May 7, 2020
Ultra-Wideband (UWB) is a wireless technology that enables unprecedented accuracy in real-time measurement of location and distance: it can accurately determine a device's location within centimeters, both indoors and outdoors.
This accuracy makes UWB an extremely good fit for COVID-19 contact-tracing and social distancing applications, which are being developed in many countries to help prevent the continuing spread of the pandemic. A matter-of-fact, UWB is the only technology available that can deliver the level of accuracy required for this application.
UWB's capabilities are also being applied to a broad range of other applications, including:
UWB's capabilities stem from the fact that it was designed from the outset to achieve real-time, ultra-accurate, ultra-reliable location and communication.
UWB can be used both indoors and outdoors, because — unlike GPS/GNSS navigation systems — it doesn’t rely on satellites.
Instead, devices containing UWB technology communicate directly with each other to determine location and distance. They do so by measuring the time that it takes signal pulses to travel between devices, which can be calculated based on the time-of-flight of each transmitted pulse.
The accuracy of this method depends on the signal's bandwidth; very wide signals are needed to achieve high accuracy. UWB signals use roughly 500 MHz of bandwidth — many times wider than other technologies that are sometimes used for location sensing. That enables UWB to achieve centimeter precision, which is critical for many applications.
Besides enabling two UWB devices to determine the distance between them, this method can also be used to accurately determine a device's location by comparing the signals from several different UWB access points.
UWB's accuracy makes it an ideal fit for COVID-19 contact-tracing and social distancing applications, which are being developed worldwide to help track and prevent the spread of the coronavirus.
Contact-tracing apps let someone know if they have been in close contact with someone who later becomes infected with the coronavirus. To protect privacy, use of these apps is generally voluntary; people opt in if they want to share their data.
Contact-tracing apps track close contacts between people by exchanging anonymous information between their mobile devices when they are in close proximity. This information is generally communicated via technology such as Bluetooth®. If someone later becomes infected and voluntarily offers to share that information, the system immediately informs the people they’ve recently been in contact with, so those people can seek testing and treatment.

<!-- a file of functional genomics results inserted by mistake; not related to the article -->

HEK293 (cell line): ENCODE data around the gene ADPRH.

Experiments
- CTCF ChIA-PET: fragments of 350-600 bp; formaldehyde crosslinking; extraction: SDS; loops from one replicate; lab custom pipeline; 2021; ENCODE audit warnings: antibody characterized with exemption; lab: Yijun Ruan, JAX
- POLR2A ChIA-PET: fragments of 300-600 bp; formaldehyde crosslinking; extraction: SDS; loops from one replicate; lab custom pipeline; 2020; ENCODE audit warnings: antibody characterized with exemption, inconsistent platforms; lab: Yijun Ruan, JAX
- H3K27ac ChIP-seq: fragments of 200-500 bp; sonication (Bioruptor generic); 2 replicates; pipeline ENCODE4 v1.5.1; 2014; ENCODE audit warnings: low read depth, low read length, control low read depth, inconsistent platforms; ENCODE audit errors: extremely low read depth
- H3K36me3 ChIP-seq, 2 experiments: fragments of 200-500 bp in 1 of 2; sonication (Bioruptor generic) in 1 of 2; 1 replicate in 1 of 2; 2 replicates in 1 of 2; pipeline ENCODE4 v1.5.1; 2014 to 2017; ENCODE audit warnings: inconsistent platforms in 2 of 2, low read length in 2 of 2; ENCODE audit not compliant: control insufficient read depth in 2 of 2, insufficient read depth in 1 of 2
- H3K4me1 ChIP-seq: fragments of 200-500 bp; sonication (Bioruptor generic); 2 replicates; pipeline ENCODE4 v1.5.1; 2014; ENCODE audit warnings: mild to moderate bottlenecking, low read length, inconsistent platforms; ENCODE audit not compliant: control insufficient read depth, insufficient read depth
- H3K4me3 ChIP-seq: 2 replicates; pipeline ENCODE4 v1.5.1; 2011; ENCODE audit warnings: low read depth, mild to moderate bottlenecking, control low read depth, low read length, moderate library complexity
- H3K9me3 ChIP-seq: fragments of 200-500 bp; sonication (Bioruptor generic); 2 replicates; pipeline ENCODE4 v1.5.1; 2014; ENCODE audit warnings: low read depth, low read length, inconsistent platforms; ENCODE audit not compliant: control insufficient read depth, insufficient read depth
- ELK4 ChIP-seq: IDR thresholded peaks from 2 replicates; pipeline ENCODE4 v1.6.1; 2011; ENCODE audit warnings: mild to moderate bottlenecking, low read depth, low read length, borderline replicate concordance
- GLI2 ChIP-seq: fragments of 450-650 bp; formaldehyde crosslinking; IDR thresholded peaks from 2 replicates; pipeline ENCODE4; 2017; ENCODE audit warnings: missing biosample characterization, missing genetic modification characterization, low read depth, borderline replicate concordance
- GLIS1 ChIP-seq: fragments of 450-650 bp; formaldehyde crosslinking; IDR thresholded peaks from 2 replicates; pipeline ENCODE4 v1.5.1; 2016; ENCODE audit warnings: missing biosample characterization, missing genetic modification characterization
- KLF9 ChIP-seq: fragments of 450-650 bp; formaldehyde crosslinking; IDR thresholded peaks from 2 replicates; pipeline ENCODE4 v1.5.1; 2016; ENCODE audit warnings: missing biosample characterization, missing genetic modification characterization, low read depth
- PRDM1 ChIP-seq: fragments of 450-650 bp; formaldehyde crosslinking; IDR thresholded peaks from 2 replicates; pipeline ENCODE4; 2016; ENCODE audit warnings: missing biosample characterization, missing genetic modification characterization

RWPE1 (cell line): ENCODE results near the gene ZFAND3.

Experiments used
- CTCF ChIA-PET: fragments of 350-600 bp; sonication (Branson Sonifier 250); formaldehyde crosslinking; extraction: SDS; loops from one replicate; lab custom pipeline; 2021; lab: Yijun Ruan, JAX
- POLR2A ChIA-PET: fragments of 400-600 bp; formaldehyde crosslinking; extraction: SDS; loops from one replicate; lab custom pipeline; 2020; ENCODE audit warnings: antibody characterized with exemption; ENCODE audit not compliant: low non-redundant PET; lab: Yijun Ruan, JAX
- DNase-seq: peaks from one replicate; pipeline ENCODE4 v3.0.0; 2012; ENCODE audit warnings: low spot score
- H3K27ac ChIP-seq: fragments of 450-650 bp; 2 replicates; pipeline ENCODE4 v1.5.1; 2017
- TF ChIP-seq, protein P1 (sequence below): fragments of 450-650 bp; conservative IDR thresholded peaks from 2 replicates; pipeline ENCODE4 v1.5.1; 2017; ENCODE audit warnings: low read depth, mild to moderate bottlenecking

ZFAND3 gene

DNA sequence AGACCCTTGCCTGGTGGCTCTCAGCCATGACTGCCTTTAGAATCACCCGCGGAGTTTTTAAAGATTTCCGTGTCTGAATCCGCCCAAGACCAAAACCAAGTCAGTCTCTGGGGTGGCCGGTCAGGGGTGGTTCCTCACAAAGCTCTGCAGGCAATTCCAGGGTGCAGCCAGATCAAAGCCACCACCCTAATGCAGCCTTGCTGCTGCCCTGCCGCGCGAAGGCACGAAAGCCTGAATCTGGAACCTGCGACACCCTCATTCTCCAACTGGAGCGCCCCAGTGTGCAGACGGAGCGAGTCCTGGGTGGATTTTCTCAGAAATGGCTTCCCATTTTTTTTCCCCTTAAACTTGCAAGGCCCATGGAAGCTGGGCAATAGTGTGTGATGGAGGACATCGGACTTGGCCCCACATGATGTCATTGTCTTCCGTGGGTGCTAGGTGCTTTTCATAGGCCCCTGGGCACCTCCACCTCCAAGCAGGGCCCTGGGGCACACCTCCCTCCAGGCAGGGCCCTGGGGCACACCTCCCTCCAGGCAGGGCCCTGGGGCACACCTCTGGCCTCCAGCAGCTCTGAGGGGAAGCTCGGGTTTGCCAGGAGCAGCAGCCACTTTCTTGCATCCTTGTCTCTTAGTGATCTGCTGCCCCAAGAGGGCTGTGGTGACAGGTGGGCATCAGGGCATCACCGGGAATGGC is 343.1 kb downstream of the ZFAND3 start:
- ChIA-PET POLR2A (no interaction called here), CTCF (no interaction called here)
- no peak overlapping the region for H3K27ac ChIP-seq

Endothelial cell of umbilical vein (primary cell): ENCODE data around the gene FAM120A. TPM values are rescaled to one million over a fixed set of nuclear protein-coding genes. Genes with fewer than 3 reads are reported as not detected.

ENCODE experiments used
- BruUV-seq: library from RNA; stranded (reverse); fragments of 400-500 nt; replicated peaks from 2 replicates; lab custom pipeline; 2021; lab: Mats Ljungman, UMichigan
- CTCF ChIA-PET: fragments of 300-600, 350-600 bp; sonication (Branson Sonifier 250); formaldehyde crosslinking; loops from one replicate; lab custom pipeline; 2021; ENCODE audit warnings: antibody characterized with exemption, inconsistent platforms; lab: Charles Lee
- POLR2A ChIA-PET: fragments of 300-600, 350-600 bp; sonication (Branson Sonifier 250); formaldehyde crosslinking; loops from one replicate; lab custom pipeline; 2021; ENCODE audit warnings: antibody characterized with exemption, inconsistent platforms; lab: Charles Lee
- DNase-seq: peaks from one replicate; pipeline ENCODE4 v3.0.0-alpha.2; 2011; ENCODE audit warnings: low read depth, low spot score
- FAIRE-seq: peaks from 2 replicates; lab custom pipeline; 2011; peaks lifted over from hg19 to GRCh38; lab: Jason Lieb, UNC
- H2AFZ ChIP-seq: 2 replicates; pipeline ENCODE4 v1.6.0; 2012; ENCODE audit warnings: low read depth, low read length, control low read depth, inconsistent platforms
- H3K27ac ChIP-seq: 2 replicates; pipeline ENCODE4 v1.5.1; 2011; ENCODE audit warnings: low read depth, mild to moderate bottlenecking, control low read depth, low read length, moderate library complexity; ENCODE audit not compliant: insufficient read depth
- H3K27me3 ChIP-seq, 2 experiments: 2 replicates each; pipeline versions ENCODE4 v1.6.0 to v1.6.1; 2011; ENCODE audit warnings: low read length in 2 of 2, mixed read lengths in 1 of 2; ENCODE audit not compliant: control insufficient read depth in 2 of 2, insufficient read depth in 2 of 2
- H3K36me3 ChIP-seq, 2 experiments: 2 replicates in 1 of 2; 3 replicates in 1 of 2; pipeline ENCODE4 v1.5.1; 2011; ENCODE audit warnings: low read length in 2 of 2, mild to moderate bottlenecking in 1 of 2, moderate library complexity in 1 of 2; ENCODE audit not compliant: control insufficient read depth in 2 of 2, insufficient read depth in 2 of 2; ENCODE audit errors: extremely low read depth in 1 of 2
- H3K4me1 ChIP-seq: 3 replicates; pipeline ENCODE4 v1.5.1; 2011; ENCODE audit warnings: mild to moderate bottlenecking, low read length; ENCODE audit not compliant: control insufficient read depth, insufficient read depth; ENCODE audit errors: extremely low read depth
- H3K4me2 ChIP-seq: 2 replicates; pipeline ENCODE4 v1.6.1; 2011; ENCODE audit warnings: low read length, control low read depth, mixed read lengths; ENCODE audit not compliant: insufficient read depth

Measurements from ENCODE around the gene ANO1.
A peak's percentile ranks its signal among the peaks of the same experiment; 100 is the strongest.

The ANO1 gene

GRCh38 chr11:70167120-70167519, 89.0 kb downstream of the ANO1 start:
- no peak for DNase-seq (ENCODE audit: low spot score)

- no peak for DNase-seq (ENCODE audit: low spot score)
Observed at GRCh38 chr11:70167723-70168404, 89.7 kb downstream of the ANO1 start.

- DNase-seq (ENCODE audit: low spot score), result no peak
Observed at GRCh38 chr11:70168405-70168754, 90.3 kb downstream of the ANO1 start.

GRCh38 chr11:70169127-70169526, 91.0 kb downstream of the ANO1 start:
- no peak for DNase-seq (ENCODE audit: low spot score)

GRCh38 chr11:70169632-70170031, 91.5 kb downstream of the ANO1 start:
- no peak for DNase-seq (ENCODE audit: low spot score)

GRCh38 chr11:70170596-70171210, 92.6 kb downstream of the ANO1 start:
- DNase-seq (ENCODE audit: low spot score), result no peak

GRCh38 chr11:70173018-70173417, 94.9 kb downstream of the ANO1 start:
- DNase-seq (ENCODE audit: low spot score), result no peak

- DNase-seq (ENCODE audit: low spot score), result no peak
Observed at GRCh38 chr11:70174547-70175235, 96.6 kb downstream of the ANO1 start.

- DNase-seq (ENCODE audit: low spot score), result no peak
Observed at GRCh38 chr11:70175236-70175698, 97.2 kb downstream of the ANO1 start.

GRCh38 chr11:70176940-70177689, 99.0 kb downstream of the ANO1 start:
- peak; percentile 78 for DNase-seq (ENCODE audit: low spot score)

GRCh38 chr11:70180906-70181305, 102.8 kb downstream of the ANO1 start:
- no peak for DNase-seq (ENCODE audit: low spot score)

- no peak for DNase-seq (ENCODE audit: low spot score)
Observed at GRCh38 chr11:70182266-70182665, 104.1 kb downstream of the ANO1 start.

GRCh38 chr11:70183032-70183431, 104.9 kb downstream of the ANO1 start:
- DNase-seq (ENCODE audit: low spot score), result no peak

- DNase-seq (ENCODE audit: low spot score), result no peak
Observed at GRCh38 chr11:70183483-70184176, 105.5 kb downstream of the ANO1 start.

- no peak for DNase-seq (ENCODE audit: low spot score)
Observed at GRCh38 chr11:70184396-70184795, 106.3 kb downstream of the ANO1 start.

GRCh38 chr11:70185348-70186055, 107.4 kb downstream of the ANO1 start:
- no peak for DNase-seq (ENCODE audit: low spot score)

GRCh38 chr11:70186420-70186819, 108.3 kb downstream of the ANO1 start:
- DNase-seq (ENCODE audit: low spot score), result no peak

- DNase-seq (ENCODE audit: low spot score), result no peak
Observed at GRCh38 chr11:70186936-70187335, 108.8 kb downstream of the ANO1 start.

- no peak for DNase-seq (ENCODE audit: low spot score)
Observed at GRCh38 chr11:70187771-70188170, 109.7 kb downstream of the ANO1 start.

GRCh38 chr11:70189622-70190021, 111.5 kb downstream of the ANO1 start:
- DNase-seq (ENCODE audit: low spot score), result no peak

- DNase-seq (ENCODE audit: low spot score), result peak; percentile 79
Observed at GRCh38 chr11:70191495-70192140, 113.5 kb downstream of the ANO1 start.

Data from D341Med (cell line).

Unlike other wireless technologies, UWB provides the accuracy that's needed to be absolutely certain about whether someone was close enough to others to transmit the virus, because it can calculate the distance between people with centimeter precision.
To optimize power consumption, UWB can be used in tandem with Bluetooth Low Energy (BLE). A device can use BLE for an initial distance approximation, then power up a UWB chip to determine the exact distance.
UWB is also being used in social distancing applications, which are designed to make sure people maintain a safe distance from others. These applications make it easier for people to safely return to work in factories and other environments.
The potential of UWB is only beginning to be realized. The technology is enabling a wave of applications that use highly accurate location and distance sensing to deliver new experiences and capabilities — including many applications that haven’t previously been possible.
To learn about UWB at Qorvo, view our recent news.
The Bluetooth® word mark and logos are registered trademarks owned by Bluetooth SIG, Inc. and any use of such marks by Qorvo US, Inc. is under license. Other trademarks and trade names are those of their respective owners.
Have another topic that you would like Qorvo experts to cover? Email your suggestions to the Qorvo Blog team and it could be featured in an upcoming post. Please include your contact information in the body of the email.